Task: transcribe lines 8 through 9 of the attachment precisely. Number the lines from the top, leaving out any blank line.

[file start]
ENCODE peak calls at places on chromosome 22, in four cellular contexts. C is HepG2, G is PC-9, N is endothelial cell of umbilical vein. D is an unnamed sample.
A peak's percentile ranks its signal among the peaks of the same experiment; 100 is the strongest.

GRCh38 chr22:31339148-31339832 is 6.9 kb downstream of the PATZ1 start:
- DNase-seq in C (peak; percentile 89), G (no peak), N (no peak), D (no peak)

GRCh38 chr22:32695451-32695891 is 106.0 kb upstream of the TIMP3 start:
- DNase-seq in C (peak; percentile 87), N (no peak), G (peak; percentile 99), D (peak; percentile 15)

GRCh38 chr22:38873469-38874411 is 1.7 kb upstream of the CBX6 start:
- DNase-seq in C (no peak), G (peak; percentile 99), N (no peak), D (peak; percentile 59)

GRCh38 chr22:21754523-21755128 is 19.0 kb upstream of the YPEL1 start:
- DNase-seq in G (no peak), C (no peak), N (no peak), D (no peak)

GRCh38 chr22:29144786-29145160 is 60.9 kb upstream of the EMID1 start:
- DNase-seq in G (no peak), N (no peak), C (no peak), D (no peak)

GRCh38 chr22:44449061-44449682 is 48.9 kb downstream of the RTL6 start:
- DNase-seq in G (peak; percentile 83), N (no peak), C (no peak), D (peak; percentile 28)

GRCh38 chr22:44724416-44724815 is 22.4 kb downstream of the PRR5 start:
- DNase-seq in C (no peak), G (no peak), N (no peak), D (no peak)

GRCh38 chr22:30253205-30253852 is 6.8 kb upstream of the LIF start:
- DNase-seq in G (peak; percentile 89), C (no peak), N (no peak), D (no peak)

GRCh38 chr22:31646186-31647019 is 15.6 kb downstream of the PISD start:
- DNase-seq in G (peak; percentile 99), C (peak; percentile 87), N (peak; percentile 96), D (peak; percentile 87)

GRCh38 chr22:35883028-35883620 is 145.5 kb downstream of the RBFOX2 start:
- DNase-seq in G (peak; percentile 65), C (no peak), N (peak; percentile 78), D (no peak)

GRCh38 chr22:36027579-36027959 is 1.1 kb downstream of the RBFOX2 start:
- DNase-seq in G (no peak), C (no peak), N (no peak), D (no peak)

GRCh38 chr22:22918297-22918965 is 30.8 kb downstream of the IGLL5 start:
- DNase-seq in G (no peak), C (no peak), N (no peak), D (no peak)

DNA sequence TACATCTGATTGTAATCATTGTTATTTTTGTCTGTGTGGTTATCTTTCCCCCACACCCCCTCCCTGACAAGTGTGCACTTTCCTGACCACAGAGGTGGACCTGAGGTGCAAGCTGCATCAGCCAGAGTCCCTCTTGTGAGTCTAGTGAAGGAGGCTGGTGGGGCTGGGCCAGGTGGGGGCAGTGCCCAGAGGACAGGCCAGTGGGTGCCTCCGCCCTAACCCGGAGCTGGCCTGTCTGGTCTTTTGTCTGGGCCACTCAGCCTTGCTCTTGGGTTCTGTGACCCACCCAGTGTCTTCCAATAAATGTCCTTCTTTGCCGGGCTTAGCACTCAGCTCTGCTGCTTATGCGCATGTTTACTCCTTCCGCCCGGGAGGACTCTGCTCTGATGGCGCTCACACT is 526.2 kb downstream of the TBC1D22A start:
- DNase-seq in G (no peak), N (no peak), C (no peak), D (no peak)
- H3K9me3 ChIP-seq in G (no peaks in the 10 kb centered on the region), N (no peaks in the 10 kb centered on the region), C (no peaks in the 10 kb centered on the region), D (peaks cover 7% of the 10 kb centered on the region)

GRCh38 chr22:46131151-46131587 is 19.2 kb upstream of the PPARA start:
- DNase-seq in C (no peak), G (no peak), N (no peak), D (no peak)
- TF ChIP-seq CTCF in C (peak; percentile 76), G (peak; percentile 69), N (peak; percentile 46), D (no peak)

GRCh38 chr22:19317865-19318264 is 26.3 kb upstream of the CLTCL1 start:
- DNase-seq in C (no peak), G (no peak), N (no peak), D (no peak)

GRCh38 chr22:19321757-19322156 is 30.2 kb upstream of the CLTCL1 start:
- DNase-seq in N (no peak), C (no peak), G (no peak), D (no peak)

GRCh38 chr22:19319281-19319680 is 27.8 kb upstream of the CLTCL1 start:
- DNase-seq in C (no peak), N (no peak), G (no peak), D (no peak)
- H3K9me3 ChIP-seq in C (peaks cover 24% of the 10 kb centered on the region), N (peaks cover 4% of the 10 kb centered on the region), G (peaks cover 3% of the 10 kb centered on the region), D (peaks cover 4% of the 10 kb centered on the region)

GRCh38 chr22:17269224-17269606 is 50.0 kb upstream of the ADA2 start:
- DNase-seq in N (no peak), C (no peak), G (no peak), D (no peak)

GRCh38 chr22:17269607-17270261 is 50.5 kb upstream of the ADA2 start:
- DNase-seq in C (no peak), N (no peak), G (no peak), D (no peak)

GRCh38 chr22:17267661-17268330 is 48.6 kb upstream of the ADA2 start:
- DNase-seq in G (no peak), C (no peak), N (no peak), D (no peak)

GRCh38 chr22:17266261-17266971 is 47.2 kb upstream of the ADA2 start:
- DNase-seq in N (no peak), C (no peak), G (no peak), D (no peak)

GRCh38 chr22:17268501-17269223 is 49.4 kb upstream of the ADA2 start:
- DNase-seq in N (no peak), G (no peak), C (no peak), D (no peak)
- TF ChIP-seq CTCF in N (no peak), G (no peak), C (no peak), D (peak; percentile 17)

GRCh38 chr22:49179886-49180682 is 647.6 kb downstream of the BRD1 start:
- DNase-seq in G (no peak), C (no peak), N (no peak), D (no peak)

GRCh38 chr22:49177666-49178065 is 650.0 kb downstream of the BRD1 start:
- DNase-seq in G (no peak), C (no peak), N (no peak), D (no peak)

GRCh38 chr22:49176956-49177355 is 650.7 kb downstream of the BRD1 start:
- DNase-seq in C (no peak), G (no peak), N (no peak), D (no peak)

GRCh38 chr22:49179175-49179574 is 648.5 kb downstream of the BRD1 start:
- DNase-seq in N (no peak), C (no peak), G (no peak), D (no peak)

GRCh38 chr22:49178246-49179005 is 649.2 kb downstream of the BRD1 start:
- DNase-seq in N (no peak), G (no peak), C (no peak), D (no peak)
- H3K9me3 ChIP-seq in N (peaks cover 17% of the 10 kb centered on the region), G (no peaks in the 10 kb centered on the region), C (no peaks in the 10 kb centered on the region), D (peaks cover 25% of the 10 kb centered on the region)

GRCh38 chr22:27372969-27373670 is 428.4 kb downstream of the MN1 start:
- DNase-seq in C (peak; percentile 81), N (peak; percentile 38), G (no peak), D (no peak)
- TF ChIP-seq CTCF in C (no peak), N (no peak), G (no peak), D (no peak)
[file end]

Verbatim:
- DNase-seq in C (no peak), G (peak; percentile 99), N (no peak), D (peak; percentile 59)

GRCh38 chr22:21754523-21755128 is 19.0 kb upstream of the YPEL1 start: